Students and community members are getting the rare opportunity to workshop songs and scenes from the musical “The Sap of Life” alongside the original creators.

Lyricist Richard Maltby Jr. and composer David Shire are in residency at Virginia Tech this week as guest artists, working with actors and singers on a workshop performance featuring songs and scenes from the show to be performed on April 12.

Maltby and Shire have shared in one of the longest-running collaborative partnerships in musical theatre history. They met as undergraduates at Yale University, forged a creative association, and began writing musicals together.

Maltby would go on to co-write lyrics for “Miss Saigon.” He originated and directed “Ain’t Misbehavin’’’ in 1987 and “Fosse” in 1999 — the only two musical revues to ever win the Tony Award for Best Musical.

Shire would become a successful composer, writing music for more than 42 feature films — including “Zodiac” and “The Taking of Pelham 123” — and 90 television programs. Now, over five decades later, the two maintain an active partnership, writing new compositions and reprising previous works.

Premiering off-Broadway in 1961, “The Sap of Life” is remembered today as the production that propelled the songwriters’ careers. With a cast of six, a stage manager (theatre major Sara Gehl), and assistant music director (music major Michael Briggs), the performance will feature songs from the show, including the memorable trio “She Loves Me Not” and the dreamy ballad “Time and Time Again.”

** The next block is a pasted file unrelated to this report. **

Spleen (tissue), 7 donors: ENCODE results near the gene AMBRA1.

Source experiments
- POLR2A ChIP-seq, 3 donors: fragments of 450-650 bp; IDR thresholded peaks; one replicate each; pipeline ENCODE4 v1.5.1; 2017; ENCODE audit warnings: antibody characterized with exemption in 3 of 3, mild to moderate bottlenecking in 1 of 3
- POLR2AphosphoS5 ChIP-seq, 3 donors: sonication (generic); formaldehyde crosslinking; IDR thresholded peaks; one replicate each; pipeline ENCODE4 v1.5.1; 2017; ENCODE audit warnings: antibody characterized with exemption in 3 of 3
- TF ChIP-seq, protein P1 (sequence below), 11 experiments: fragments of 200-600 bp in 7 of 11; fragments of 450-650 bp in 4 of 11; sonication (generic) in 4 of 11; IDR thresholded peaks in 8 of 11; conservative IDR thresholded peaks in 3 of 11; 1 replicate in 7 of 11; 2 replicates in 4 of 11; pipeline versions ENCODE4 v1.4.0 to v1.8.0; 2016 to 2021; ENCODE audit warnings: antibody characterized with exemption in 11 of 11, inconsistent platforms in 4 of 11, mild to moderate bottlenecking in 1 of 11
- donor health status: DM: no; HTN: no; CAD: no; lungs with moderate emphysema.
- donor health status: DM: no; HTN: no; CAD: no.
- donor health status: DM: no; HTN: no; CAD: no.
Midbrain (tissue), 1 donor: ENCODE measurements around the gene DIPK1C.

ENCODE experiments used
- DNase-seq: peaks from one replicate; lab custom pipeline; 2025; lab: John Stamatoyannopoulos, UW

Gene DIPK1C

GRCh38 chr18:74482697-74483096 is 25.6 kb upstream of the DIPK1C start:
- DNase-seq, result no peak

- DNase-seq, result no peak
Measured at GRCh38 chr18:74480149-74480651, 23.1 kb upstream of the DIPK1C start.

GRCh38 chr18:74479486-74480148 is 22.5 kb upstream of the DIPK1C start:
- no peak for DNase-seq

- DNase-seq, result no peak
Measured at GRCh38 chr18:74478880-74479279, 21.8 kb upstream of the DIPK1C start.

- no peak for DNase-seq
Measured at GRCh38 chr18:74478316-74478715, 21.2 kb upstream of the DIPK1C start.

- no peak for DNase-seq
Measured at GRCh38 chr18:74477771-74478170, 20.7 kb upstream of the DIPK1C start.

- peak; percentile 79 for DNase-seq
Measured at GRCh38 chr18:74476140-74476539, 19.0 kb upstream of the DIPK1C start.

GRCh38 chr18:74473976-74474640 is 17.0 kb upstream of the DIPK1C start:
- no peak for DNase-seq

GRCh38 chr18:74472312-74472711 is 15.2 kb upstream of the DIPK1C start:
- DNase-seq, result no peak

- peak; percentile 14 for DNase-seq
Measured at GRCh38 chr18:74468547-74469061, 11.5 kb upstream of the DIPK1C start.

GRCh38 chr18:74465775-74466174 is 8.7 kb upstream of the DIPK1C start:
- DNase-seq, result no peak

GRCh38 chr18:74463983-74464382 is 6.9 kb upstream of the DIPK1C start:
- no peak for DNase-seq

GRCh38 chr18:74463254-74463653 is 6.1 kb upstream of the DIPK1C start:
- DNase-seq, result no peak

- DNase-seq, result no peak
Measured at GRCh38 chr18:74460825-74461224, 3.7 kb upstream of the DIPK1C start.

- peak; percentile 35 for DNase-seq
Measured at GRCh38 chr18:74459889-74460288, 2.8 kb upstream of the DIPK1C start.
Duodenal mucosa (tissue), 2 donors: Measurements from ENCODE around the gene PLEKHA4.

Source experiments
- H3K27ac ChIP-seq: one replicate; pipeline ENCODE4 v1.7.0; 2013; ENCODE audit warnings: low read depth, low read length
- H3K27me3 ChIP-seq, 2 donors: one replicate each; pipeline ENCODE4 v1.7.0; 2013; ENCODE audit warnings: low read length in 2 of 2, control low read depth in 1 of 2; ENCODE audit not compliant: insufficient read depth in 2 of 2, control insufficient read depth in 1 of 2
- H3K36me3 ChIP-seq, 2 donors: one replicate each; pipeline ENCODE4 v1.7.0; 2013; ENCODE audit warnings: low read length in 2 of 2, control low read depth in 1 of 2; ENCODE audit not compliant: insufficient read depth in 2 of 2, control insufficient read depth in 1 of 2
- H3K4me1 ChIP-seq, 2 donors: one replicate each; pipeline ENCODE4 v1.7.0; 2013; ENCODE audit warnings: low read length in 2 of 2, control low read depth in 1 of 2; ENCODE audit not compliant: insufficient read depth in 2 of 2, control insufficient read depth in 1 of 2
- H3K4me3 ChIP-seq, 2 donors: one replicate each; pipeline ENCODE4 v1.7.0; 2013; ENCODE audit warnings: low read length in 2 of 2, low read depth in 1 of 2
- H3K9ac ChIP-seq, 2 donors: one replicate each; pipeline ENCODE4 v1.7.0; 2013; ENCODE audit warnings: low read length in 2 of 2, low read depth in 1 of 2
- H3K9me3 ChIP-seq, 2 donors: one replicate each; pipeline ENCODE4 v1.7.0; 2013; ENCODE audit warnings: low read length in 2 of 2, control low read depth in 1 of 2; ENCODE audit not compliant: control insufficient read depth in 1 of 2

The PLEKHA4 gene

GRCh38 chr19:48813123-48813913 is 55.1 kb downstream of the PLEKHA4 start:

The show’s coming-of-age story spins a tale of Andrew (played by community member Taylor Cobb), a young man who is sent out into the world for the first time by his mother, Jessie (senior music major Mary Haugh). Accompanied by his brother, Horatio (community member Tucker Miller), Andrew makes his way to the big city only to discover that he has much to learn about love and marriage.

“Songs and Scenes from ‘The Sap of Life’” will be presented on April 12 at 7:30 p.m. in the Recital Salon, located in Squires Student Center at 290 College Avenue on the Virginia Tech Campus. The performance is free to the public and will be followed by a question-and-answer session with Maltby and Shire.

Free parking is available on weekends and after 5 p.m. weekdays in the Squires Lot, located at the corner of College Avenue and Otey Street, in the Architecture Annex Lot on Otey Street, and in the Perry Street/Prices Fork lots. Find more parking information online or call 540-231-3200. Alternative parking is available in the Kent Square parking garage and the Farmers Market metered parking lot, both located on Draper Road. Additional downtown Blacksburg parking information is available online.

Written by Caroline Davis, a graduate student in arts leadership in the School of Performing Arts